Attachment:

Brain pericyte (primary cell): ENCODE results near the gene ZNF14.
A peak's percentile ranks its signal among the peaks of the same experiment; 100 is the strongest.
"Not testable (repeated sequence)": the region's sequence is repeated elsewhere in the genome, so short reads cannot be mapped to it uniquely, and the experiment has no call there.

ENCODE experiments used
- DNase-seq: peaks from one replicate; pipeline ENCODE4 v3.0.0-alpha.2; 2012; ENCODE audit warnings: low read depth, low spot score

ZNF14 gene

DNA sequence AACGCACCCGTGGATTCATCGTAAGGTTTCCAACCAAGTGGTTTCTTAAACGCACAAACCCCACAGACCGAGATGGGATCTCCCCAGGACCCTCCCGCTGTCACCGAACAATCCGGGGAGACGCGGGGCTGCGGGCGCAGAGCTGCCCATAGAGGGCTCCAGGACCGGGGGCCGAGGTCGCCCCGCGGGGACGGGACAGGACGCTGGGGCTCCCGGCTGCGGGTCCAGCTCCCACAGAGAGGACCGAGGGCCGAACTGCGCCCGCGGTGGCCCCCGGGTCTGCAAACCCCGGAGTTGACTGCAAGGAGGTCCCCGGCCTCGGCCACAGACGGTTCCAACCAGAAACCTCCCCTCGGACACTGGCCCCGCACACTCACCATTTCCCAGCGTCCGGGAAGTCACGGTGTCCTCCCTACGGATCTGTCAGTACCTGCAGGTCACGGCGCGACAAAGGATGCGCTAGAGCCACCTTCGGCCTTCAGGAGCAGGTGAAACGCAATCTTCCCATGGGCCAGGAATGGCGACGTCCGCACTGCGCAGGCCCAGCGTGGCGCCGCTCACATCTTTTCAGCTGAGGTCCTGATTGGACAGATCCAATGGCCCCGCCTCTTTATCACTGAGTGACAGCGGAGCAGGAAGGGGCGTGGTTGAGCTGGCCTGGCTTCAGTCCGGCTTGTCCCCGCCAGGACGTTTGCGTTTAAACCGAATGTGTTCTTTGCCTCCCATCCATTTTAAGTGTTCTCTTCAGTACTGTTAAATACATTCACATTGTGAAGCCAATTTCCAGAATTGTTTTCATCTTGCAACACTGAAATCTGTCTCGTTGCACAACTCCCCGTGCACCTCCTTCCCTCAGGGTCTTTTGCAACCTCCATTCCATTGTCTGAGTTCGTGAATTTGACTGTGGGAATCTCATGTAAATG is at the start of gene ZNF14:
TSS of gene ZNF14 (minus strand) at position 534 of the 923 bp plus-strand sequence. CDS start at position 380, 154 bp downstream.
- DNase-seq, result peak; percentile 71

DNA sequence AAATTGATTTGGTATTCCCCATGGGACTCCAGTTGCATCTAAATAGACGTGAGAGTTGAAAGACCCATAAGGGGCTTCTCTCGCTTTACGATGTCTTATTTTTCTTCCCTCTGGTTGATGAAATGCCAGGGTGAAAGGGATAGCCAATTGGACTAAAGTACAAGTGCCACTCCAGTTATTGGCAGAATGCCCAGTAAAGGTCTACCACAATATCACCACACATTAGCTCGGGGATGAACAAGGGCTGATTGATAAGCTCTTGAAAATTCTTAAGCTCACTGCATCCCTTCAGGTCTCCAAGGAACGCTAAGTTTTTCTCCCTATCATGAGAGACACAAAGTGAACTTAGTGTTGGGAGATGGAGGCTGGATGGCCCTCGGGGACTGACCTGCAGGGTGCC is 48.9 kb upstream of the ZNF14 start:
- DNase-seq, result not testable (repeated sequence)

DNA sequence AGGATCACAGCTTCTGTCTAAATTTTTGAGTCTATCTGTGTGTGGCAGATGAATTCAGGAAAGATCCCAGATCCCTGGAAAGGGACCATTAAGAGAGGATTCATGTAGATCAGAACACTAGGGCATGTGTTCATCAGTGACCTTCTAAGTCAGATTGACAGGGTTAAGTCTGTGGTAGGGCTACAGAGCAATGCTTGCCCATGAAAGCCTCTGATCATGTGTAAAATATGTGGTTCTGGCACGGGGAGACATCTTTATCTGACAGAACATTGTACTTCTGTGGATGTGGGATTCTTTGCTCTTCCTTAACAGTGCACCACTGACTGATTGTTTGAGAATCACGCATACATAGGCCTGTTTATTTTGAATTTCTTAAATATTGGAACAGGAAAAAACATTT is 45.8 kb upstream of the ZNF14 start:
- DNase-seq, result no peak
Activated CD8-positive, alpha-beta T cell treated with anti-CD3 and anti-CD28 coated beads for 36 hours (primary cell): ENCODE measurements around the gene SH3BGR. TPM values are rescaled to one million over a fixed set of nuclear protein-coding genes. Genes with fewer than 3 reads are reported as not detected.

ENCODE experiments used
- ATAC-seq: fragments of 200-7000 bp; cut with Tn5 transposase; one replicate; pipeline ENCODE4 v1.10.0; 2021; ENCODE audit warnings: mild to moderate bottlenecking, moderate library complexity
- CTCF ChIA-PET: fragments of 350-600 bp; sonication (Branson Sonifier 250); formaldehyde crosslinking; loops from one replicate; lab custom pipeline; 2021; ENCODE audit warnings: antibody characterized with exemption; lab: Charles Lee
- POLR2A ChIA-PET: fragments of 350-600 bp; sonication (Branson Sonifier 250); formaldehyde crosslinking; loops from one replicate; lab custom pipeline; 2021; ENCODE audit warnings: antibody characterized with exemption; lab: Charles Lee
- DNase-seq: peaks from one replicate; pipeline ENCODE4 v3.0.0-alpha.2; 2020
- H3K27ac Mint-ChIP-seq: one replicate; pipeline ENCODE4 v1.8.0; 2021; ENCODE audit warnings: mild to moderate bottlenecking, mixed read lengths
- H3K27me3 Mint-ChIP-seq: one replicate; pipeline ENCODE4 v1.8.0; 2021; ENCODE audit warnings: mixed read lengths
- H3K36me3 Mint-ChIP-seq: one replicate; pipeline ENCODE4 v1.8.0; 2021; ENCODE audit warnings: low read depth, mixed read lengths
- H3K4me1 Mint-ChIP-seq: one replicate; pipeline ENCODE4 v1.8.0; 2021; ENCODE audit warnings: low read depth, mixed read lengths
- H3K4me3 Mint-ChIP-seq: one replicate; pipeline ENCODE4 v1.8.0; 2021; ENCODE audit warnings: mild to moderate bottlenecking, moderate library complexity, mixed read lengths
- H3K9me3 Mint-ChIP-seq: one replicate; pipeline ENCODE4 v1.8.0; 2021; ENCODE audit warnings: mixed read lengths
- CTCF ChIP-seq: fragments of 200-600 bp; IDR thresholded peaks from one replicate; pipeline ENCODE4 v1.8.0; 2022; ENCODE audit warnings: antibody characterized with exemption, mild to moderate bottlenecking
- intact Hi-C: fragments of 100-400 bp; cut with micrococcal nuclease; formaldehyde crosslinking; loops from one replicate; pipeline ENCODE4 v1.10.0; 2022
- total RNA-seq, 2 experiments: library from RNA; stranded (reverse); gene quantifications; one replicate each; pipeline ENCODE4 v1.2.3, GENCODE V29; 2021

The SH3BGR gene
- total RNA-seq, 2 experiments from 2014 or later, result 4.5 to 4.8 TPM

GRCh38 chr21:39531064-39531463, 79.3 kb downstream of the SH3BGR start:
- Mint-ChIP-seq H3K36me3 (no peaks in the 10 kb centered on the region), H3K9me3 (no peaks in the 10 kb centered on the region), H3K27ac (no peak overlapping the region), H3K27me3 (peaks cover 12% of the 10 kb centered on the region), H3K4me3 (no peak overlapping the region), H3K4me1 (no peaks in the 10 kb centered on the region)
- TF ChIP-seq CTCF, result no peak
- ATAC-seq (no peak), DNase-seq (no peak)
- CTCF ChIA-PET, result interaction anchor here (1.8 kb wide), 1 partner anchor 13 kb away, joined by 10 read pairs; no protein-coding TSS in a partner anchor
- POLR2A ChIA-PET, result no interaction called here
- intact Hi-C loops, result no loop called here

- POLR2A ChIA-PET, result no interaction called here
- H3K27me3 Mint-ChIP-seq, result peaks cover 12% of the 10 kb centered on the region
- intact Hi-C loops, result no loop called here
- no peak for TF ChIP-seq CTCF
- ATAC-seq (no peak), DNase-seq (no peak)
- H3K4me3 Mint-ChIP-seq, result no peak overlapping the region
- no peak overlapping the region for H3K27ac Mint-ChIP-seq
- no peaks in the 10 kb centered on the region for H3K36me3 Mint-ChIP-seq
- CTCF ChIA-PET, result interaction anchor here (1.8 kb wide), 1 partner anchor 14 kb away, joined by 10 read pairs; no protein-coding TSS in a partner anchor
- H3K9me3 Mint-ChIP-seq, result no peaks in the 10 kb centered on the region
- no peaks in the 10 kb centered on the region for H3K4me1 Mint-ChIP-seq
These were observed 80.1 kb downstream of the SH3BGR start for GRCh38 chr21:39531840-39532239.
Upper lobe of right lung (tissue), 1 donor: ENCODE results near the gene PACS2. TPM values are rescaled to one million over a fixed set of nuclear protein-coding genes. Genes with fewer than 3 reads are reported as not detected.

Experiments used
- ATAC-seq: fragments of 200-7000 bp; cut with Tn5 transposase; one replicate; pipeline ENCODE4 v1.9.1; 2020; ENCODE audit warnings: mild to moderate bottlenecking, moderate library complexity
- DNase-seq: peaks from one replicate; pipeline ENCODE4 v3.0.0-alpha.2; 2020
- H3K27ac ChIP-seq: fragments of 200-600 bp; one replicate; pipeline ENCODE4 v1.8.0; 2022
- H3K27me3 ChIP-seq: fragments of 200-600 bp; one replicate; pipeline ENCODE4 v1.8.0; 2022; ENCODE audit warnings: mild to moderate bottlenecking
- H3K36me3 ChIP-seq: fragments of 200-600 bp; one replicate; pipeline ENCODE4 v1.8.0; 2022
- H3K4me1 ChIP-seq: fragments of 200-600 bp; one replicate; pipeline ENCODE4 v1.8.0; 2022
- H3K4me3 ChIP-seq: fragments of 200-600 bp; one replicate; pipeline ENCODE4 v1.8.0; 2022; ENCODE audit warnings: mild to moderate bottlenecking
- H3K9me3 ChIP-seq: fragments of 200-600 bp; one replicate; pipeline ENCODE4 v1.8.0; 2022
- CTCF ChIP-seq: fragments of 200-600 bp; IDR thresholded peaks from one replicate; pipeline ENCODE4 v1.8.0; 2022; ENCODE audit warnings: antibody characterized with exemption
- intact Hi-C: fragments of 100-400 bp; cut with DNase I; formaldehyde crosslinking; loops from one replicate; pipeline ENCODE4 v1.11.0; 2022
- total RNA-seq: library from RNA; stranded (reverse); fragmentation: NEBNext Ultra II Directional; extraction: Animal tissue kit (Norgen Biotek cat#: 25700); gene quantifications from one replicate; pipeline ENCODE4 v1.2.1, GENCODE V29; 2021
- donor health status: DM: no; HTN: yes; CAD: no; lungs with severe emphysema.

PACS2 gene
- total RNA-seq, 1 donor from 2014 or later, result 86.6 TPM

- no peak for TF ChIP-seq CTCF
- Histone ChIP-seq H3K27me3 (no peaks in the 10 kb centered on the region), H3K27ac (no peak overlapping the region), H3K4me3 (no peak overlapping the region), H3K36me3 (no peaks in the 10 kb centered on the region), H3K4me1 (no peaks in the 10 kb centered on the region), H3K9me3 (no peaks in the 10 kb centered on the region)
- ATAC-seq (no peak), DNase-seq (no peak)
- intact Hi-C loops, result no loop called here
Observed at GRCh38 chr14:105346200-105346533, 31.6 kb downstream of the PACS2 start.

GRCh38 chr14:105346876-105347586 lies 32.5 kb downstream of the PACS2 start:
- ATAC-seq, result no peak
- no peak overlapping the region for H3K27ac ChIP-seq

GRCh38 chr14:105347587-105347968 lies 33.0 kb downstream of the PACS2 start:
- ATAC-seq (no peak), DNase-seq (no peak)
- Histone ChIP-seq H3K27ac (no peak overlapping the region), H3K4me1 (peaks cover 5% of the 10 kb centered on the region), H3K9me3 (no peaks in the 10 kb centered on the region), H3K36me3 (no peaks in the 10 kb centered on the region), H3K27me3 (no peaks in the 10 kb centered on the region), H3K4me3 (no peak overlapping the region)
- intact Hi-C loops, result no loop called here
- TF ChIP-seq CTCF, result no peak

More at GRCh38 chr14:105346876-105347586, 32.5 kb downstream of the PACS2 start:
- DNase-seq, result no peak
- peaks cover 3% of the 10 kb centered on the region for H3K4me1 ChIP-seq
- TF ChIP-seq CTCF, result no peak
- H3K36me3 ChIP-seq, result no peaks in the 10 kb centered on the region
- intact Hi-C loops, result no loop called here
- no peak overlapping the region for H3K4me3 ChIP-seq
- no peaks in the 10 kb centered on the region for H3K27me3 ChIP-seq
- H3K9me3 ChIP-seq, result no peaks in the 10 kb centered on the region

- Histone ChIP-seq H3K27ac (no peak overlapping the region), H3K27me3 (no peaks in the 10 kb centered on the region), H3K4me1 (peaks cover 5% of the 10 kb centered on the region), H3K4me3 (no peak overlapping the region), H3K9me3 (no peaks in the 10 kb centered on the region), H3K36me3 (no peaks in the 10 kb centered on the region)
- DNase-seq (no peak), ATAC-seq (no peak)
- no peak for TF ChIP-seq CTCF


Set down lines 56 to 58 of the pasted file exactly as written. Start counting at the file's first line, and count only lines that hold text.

- H3K36me3 ChIP-seq: fragments of 200-600 bp; one replicate; pipeline ENCODE4 v1.8.0; 2022
- H3K4me1 ChIP-seq: fragments of 200-600 bp; one replicate; pipeline ENCODE4 v1.8.0; 2022
- H3K4me3 ChIP-seq: fragments of 200-600 bp; one replicate; pipeline ENCODE4 v1.8.0; 2022; ENCODE audit warnings: mild to moderate bottlenecking